Postpartum Dysfunctions


Postpartum Core Dysfunctions


Postpartum Symphysis Pubis Dysfunction (SPD)


Pelvic Floor Dysfunction


Postural changes in pregnancy, developing new strategies for breathing, stretching of connective tissue, over or underuse of certain muscles, birth itself and a return to activity too soon postpartum can all lead to core challenges such as pelvic floor weakness, Diastasis Recti (Ab Separation), Upper Body Postural Dysfunction and Postpartum Core Dysfunction and a general feeling that things just ‘aren’t quite the same’.

After delivering a baby your body could use some love. And the sooner you can start engaging your core the better! Remember to be gentle with yourself. Your body has just experienced more changes than you can imagine.
Dr. Lindsay will help get that “normal” body back with gentle chiropractic adjustments to get everything re-aligned and starting you on some core stabilization exercises. Never do sit ups or crunches after birth!

Postpartum Core Dysfunctions


Our core takes on a whole new meaning during pregnancy! But what about after the baby is born? Do the changes change back? Not without a little help and understanding.
Core dysfunctions show up as:

  • Extra padding around your midsection
  • Tightness in your arms and legs
  • Pain in hips, knees, pelvis and low back
  • Frozen shoulder
  • Difficulty doing everyday tasks such as rolling over, walking, changing positions, getting in and out of cars.

How Can Chiropractic Help?


A proper functioning nervous system and an engaged core are the most important elements of movement. Dr. Lindsay will help get that “normal” body back with gentle chiropractic adjustments to get everything re-aligned and starting you on some core stabilization exercises. Never do sit ups or crunches after birth!

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Postpartum Symphysis Pubis Dysfunction (SPD)

SPD during pregnancy is a condition that causes excessive movement of the pubic symphysis, as well as associated pain, because of a misalignment of the pelvis thanks to the hormone Relaxin. It affects up to one in four pregnant women to varying degrees, with 7% of sufferers continuing to experience serious symptoms postpartum.
Any activity that involves lifting one leg at a time or parting the legs tends to be particularly painful. Lifting the leg to put on clothes, getting out of a car, bending over, sitting down or getting up, walking up stairs, standing on one leg, lifting heavy objects, and walking in general tend to be difficult at times. Many women report that moving or turning over in bed is especially excruciating.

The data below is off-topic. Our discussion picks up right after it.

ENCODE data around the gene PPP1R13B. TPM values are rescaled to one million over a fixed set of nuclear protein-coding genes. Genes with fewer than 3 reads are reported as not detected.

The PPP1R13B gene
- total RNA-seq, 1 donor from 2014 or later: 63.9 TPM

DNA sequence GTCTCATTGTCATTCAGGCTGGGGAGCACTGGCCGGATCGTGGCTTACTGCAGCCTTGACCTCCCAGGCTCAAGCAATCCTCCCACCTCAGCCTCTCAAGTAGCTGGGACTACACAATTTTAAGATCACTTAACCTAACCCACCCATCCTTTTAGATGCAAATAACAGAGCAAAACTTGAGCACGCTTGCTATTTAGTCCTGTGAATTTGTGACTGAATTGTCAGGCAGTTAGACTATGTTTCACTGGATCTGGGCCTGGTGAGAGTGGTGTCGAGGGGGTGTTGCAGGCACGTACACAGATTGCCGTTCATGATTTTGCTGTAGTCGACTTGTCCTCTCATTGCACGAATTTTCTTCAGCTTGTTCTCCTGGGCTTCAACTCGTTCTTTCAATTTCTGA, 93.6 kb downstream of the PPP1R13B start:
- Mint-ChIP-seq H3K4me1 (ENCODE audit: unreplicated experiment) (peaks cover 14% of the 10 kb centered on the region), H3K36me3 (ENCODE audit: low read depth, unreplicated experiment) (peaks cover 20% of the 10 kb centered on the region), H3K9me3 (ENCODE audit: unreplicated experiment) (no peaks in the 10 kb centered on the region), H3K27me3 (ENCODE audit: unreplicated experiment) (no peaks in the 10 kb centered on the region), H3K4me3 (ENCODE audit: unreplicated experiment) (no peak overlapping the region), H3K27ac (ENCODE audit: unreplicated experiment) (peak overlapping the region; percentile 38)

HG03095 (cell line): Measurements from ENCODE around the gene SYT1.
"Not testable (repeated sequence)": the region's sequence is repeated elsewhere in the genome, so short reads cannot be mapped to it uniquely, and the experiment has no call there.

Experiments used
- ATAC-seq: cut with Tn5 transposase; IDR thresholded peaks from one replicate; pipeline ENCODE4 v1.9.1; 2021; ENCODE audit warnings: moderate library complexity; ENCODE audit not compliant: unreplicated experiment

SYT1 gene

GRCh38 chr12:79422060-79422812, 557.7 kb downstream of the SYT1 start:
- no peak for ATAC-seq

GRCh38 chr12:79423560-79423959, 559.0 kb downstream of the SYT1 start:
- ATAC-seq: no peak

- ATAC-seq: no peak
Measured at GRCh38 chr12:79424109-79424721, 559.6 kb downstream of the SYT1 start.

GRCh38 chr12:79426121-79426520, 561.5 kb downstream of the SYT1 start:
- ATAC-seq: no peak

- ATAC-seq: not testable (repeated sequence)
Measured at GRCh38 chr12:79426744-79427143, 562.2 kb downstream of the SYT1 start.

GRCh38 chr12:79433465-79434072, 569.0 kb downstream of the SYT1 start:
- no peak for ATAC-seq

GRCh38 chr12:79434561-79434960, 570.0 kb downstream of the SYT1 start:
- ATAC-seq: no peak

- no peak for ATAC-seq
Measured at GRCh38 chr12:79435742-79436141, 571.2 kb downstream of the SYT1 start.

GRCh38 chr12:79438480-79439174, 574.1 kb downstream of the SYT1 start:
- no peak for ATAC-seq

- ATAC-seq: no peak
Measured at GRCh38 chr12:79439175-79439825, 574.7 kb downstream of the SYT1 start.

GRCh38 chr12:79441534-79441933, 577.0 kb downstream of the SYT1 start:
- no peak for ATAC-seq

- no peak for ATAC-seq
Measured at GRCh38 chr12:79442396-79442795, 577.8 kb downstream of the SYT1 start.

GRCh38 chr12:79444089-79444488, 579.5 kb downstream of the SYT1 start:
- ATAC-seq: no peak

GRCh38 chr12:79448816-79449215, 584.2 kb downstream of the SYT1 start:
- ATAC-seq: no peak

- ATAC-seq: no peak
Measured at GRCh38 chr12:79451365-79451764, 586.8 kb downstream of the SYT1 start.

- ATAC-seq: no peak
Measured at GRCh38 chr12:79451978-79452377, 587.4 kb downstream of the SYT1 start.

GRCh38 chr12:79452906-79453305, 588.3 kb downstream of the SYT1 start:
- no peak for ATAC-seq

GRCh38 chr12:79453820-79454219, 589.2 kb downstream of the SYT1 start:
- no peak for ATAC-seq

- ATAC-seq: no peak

How Can Chiropractic Help?

Although the best idea may be to resolve chronic SPD pain through realigning the pelvis girdle and soft tissues with gentle chiropractic adjustments, most women have some residual pubic and low back discomfort sticking around during pregnancy and the early postpartum weeks because of hormones. Therefore, tips for coping with pubic pain tend to be a focus of many SPD websites. Many of the suggestions include:
  • Use a pillow between your legs when sleeping; body pillows are a great investment!
  • Use a pillow under your 'bump' (pregnancy tummy) when sleeping
  • Keep your legs and hips as parallel/symmetrical as possible when moving or turning in bed
  • Some women also find it helpful to have their partners stabilize their hips and hold them 'together' when rolling over in bed or otherwise adjusting position
  • Swimming may help relieve pressure on the joint
  • When standing, stand symmetrically, with your weight evenly distributed through both legs
  • Avoid 'straddle' movements
  • An ice pack may feel soothing and help reduce inflammation in the pubic area
  • Move slowly and without sudden movements
  • If sex is uncomfortable for you, use lots of pillows under your knees, or try other positions
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Pelvic Floor Dysfunction

Postpartum pelvic floor dysfunction affects women who have given birth. Pregnancy and the changes pregnancy makes to the pelvic floor can cause postpartum pelvic floor dysfunction, not the method of delivery, so you may develop postpartum pelvic floor dysfunction whether you deliver by caesarian or vaginally.
Pelvic floor dysfunction occurs when there is either too much tension on the pelvic floor muscles (high tone) or not enough (low tone) contributing to urinary incontinence, constipation, pain during intercourse or pain in the lower back, pelvic region, or rectum.

How Can Chiropractic Help?

Women who receive chiropractic treatment, both before or after the baby is born, will experience a positive response in their pelvic floor, particularly if the cause lies in pelvic misalignment. Chiropractic treatment aims to address the root cause of the problem instead of addressing only the symptoms. From the Chiropractic point of view, it is better for a woman with mild pelvic floor dysfunction to get treatment early on to prevent the problem from becoming more severe later.

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